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What You Need to Know About the Yahoo Hack

Jason Sattler

23.09.16 2 min. read

Reports that half a billion Yahoo accounts were hacked in 2014 “by a state-sponsored actor” were confirmed today by the tech giant.

This hack of “names, email addresses, telephone numbers, birth dates, encrypted passwords and, in some cases, security questions” is the largest in the company’s history and one of the most consequential breaches of all time.

Our security advisor Sean Sullivan told CNN what Yahoo users need to know right now:

He also gave a longer interview to Data Breach Today about the wider implications of the hack.

The most important takeaway from this attack is you should always use an extra layer of protection — in this case Yahoo’s two-factor authentication on all your accounts — and never reuse any important password.

Even though Yahoo’s passwords stored your passwords with encryption, it’s still possible for criminals to get access to them, especially if they are weak.

A former Yahoo employee told Reuters that the answers to security questions were deliberately left unencrypted to help catch fake accounts more easily because fake accounts that used the same answers over and over.

Sean always uses nonsense answers for so-called security questions so they aren’t guessable by anyone who knows him or follows him on social media. He recommends you do the same.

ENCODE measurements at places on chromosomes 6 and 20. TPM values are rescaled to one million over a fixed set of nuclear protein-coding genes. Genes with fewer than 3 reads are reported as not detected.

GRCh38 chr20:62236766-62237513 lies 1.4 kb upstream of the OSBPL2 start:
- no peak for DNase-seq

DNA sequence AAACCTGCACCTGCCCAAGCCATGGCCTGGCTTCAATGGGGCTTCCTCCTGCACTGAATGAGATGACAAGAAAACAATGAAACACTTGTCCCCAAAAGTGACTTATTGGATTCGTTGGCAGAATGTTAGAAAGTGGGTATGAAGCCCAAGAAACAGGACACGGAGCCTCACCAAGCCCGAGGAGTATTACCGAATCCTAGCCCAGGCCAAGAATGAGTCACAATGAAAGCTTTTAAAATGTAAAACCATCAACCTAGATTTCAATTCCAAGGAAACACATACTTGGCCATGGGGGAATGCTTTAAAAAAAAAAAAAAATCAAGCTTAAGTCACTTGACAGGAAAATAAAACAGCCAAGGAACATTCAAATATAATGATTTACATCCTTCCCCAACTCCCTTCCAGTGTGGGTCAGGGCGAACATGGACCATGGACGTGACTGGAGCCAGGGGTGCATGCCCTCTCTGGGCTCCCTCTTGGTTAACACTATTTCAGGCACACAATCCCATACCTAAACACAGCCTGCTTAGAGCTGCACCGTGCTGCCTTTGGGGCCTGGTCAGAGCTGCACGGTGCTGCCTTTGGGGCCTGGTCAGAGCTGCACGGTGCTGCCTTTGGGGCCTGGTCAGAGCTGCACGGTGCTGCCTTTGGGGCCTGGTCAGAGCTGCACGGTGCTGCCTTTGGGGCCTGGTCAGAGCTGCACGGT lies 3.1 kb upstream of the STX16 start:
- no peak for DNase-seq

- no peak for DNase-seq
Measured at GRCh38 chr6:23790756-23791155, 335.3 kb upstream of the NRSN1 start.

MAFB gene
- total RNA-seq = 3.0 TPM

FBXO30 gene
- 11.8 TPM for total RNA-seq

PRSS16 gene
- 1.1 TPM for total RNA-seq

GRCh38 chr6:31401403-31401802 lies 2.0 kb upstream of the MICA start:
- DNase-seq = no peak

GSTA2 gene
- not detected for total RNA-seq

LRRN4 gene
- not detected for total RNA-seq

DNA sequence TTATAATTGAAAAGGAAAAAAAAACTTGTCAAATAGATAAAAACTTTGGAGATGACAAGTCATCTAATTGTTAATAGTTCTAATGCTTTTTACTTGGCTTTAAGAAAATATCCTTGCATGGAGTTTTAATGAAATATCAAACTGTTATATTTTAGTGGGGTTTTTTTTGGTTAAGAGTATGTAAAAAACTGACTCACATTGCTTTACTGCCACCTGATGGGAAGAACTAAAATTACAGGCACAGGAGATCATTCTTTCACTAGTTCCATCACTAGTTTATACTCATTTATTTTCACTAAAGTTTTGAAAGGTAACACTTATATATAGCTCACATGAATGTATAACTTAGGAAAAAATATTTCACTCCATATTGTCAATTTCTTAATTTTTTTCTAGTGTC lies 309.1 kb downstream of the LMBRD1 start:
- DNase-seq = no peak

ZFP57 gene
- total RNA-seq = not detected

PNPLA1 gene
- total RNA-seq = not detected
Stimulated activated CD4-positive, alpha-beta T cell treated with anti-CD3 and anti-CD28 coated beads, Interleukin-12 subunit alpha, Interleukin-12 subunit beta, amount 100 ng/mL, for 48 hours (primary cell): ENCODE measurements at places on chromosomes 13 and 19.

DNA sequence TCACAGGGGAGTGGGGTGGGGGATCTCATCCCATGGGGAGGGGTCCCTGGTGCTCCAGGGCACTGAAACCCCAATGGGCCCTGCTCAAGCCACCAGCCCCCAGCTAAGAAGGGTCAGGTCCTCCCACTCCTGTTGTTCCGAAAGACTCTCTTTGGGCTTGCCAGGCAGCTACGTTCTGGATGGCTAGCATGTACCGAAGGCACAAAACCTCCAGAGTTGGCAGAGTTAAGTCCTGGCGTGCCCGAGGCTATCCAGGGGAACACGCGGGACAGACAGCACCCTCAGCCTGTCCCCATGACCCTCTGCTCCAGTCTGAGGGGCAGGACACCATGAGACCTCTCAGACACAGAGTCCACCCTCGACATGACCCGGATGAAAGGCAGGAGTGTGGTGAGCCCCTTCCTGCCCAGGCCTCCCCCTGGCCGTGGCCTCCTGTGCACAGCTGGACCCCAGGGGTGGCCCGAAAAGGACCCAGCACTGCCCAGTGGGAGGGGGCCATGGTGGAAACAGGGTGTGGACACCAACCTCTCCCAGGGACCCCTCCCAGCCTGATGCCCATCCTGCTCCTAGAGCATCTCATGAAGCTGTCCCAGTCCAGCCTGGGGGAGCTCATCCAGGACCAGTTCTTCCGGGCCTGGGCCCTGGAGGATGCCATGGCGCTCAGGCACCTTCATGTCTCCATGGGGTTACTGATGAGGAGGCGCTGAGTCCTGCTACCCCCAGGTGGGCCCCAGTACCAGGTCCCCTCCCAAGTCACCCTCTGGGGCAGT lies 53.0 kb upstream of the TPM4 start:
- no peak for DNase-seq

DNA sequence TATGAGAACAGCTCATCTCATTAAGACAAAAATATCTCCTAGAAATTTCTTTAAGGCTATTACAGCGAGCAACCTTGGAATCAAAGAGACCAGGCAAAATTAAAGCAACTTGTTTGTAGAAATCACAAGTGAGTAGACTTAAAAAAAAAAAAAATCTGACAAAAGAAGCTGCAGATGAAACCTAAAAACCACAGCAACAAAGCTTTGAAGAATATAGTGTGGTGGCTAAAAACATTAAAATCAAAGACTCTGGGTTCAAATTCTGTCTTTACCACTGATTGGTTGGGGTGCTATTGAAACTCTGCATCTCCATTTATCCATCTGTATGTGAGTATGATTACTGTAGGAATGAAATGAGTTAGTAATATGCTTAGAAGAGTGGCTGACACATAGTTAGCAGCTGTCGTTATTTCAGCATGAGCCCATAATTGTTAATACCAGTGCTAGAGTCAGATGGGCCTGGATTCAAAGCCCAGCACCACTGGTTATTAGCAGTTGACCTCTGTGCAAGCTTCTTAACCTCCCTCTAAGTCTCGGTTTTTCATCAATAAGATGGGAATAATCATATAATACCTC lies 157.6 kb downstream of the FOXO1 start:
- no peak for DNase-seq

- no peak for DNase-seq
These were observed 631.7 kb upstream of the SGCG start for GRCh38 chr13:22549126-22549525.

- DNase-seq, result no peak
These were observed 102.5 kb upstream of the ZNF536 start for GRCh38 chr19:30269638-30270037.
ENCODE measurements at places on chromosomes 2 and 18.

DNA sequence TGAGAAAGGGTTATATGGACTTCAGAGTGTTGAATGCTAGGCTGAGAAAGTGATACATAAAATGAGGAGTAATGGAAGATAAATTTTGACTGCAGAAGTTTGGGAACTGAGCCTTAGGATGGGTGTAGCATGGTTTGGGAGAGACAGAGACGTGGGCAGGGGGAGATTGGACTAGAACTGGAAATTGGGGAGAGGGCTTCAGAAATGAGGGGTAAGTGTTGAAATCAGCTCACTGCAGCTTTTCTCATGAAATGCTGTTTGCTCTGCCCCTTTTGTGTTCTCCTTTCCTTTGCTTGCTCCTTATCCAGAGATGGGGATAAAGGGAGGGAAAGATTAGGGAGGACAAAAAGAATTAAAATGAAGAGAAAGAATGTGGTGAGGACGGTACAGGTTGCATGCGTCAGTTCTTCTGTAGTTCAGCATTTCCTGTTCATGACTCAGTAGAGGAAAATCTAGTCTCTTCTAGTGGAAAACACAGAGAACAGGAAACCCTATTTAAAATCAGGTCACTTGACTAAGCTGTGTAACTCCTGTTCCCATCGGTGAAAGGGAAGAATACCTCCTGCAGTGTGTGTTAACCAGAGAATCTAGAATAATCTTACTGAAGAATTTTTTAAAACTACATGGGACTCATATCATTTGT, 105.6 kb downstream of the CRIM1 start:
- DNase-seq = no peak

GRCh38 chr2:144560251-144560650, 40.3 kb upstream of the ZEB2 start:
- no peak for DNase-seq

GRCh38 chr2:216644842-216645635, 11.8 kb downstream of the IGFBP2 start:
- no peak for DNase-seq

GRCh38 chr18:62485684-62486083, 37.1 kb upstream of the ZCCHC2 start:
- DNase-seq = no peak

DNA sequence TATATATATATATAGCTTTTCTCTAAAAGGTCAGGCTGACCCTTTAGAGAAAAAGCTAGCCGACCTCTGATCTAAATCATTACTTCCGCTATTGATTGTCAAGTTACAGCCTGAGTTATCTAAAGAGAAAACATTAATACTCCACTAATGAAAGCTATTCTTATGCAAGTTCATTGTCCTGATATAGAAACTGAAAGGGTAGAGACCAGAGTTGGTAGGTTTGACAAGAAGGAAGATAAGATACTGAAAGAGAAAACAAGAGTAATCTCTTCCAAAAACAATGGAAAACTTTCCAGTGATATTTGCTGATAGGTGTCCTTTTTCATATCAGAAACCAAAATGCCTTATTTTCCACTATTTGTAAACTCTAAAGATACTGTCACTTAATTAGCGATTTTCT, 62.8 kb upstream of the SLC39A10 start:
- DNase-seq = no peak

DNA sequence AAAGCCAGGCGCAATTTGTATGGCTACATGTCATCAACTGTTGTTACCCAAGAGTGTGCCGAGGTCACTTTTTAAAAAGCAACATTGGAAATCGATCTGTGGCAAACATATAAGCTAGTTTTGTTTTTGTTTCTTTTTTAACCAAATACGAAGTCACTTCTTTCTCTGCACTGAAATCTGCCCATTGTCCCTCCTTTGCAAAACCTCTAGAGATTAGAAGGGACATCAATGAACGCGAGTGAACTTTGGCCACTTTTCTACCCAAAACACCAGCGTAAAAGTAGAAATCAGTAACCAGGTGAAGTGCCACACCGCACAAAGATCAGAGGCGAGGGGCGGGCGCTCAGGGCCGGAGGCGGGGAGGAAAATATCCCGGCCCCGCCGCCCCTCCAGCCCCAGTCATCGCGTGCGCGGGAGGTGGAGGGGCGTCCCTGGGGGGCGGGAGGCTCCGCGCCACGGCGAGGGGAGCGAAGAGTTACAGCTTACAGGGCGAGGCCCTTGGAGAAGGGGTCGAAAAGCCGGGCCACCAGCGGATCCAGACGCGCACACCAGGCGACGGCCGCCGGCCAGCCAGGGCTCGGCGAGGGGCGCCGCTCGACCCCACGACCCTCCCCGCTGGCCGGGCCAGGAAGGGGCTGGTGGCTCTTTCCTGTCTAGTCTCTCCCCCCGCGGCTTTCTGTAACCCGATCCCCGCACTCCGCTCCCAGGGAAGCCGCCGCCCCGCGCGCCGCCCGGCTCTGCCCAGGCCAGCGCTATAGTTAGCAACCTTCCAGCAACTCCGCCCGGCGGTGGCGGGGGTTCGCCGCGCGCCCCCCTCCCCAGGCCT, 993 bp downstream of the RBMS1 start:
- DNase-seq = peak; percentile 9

So what should you do now?

Sean recommends you “walk, not run” to your Yahoo account to disable your security questions and change your password — and change them on any other site where you’ve used them to something unique.

Make sure you create non-human passwords — not patterns like yahoo1985. Make them long and difficult to remember. If they’re between 20 and 32 characters, they are nearly uncrackable, as our senior researcher Jarno Niemelä recommends.

And to deal with all that complexity, use a password manager like our F-Secure KEY, which is free on one device. You can also store your nonsense answers to your security questions in there.

Then turn on two-factor authentication, if you haven’t already.

If you’re wondering who might have carried out such a massive attack, Sean does have a hypothesis.

[Image by Christian Barmala | Flickr]

Jason Sattler

23.09.16 2 min. read


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